Why is Healthcare Expensive?

The United States has the most expensive health care system in the world [1]. This has led to extensive discussions and debates on how best to finance it and what kind of insurance system will be preferred to ensure access to everyone. While healthcare financing is an important aspect of this discussion, the root cause of why healthcare is expensive and whether we should address this root cause are usually not at the forefront of national or public discussion. While insurance billing and administration costs are a large contributing factor, pediatricians should educate themselves on other root causes of why healthcare is expensive and advocate for broader discussions about the  salaries of healthcare professionals and the cost of pharmaceuticals and medical devices. 

The reason why healthcare is expensive is complicated, but it mainly comes down to the fixed cost that is charged for each service provided. When it comes to basic human needs such as food and clothing, people usually have a wide range of options in terms of what they can pay for a given item. Expensive food types and  famous brands of clothing are not a necessity for everyone, and there are options for cheaper alternatives. With healthcare, there are no options. Hospitals, clinics, pharmaceutical and medical device companies set the prices for the service and the therapeutics provided, which are mostly standard across the board. The only thing that comes close to a cheaper alternative in medicine is the availability of generic drugs. While the prices for generic drugs decline, the average price for  brand-name prescription drugs increased 164% between 2008 and 2016 [2]. 

Salaries are another component of the expense of U.S. healthcare. On average, European physicians get paid much less than physicians in the United States: in Germany they make about one-third less [3]. The salary of healthcare professionals is one of the least discussed contributors to the healthcare cost in the United States. While most physicians, including pediatricians, are strong advocates for increased access to healthcare, most of their focus has been on changing healthcare financing [4]. Salaries of physicians, particularly for some specialties and for those in private practice, play a significant role in increasing the healthcare cost. The high student loan debt for medical education  fuels the need for medical graduates to factor in the salary when choosing their future career. While salary is not the only factor, generally the lesser paying specialties attract less interest from medical graduates while the higher paying specialties are the most competitive. Because asking physicians not to worry about their salaries in the face of the large amount of student loans they carry would be unreasonable, addressing the cost of medical education could be one step to begin tackling one of the root causes of the increasing healthcare costs.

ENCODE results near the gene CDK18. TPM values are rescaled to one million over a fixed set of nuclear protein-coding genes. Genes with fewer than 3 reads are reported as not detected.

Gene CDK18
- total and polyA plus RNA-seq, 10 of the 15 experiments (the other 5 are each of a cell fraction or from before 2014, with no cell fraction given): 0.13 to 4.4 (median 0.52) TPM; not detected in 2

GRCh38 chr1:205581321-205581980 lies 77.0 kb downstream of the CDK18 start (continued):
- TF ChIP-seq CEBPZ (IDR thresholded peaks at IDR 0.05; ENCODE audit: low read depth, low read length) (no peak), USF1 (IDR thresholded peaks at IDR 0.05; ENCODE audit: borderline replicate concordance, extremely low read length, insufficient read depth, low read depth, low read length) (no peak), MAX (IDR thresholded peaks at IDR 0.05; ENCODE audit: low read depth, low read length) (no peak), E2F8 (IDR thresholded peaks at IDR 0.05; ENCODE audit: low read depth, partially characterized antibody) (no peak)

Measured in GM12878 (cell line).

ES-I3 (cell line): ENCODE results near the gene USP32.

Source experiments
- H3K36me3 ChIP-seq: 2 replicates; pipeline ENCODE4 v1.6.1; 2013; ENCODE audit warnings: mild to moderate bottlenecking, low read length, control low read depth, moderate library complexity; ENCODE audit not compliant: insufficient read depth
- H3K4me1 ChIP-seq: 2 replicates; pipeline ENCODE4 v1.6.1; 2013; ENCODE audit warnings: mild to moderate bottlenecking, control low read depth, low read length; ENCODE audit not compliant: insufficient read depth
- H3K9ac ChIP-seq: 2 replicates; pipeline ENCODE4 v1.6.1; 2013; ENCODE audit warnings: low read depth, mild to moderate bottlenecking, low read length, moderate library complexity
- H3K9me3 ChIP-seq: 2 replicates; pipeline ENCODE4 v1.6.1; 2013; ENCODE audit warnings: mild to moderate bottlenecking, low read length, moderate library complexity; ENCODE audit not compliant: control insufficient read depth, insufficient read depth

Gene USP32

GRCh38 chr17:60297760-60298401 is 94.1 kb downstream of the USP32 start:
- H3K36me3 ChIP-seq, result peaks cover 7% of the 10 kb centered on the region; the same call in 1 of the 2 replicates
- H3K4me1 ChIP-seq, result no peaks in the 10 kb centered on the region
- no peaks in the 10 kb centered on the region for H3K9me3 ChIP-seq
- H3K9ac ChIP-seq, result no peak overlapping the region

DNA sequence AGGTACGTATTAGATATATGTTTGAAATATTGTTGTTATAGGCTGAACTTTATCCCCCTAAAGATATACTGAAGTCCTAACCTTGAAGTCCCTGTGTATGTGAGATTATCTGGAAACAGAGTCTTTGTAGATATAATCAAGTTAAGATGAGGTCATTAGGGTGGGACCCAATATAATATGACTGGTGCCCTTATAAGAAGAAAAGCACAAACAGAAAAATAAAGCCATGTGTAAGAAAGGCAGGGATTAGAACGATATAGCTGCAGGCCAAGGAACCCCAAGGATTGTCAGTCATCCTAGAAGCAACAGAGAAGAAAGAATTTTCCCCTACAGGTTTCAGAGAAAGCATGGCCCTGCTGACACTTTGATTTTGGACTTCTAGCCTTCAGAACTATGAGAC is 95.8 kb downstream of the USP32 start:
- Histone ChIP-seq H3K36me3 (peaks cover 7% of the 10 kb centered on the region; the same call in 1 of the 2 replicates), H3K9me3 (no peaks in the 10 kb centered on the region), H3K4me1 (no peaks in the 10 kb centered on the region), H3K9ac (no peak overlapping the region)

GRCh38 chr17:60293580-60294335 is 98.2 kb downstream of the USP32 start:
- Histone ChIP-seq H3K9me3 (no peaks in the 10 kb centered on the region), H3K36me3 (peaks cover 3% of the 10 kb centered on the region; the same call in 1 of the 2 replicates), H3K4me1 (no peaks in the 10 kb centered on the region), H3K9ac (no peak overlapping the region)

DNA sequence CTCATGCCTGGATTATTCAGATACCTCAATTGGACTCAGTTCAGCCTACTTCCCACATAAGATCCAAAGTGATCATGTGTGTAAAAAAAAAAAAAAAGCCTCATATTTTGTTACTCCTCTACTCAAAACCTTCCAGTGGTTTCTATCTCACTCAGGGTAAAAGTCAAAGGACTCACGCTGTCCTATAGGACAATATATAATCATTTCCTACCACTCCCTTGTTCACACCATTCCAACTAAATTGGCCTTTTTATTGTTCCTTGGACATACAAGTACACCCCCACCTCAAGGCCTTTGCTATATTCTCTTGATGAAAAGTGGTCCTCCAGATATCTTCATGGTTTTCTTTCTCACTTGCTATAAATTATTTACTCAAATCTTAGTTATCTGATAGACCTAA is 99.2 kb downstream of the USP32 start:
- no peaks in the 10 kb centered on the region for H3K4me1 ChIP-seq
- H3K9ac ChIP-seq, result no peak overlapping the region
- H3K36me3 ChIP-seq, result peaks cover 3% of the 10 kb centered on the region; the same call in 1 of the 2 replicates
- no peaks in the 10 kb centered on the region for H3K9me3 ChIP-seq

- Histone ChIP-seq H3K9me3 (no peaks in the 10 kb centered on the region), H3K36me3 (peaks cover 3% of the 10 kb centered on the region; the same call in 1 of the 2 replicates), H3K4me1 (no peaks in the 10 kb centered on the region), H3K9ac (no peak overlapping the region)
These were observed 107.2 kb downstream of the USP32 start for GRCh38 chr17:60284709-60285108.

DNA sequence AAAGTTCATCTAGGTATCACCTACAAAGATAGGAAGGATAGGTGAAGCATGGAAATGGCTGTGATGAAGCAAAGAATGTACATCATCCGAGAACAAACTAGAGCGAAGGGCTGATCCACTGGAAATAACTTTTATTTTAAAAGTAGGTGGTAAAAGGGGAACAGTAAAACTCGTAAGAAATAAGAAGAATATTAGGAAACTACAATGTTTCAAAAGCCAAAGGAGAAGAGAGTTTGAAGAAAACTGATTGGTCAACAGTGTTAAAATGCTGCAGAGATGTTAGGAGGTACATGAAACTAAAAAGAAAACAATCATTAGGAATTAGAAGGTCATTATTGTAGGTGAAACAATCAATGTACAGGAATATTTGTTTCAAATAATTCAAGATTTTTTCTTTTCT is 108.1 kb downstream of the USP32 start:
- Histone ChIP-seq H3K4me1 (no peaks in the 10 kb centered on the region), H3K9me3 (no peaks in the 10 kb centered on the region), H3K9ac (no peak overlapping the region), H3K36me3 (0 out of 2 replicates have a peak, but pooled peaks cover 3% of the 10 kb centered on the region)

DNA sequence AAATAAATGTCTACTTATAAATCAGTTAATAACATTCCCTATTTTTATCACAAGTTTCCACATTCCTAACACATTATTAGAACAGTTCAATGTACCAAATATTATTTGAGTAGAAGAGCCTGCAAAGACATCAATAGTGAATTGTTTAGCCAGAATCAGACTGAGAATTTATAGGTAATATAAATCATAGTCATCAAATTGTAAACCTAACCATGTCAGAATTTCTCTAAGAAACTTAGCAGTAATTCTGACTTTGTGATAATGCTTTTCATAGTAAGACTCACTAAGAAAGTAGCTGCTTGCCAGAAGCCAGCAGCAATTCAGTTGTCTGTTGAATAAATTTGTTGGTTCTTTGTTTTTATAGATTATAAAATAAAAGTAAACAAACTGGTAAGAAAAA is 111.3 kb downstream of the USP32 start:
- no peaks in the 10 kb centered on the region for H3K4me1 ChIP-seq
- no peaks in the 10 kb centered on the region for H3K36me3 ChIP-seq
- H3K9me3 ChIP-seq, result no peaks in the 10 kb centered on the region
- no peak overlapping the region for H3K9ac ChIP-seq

Rising prices for pharmaceuticals and medical devices is another complicated aspect of healthcare cost. While research and advances in new technologies continue to lead to novel diagnostic and treatment methods, they have  come with significantly higher cost [3]. The prices of these new therapeutics and devices are solely set by the industry. Patients usually have no alternative options, particularly when it comes to the most advanced treatments that are protected with patents with no generic alternatives. While many of the governments in Europe have mechanisms in place to negotiate drug prices with pharmaceutical companies, there is no such current practice in the U.S.[3]. Moreover, diagnostic tools such as CT scans or MRIs do not have generic forms that patients can choose from. Unless we find a way to reduce the continued escalation in price that comes with advances in technology,  healthcare costs will not stop increasing. 

Pediatricians should  lead discussions about ways to address the root causes of increasing healthcare cost. We are  caring for children who deserve options to access the best diagnostics and treatments available. Advocating for public health insurance such as Medicaid and CHIP  is necessary, but the sustainability and further expansion of such or new programs will require reducing the direct cost of healthcare. Pediatricians should engage in broader discussions on these topics to generate sustainable solutions at the local and national level. 

Tewodros (Teddy) Mamo, M.D.,Ph.D.

References:

[1]: Landrigan CP, “Cutting Children’s Health Care Costs.” Pediatrics. 2018 Aug;142(2). https://pediatrics.aappublications.org/content/142/2/e20181549#ref-1 

[2]: Galea S., “The Cost of Pharmaceuticals, the Role of Public Health”, Dean’s note, ethics & human rights, health law, pharmaceuticals, Jun, 2016.  http://www.bu.edu/sph/2016/06/05/the-cost-of-pharmaceuticals-the-role-of-public-health/ 

[3]: DPE Fact Sheet, “The U.S. Health Care System: An International Perspective” 2016. https://dpeaflcio.org/programs-publications/issue-fact-sheets/the-u-s-health-care-system-an-international-perspective/ 

[4]: “Understanding the Economics of the Healthcare Environment – Financing and Utilization”, AAP article on Practice Transformation, accessed on 8/18/2019.https://www.aap.org/en-us/professional-resources/practice-transformation/economics/Pages/Financing-and-Utilization.aspx

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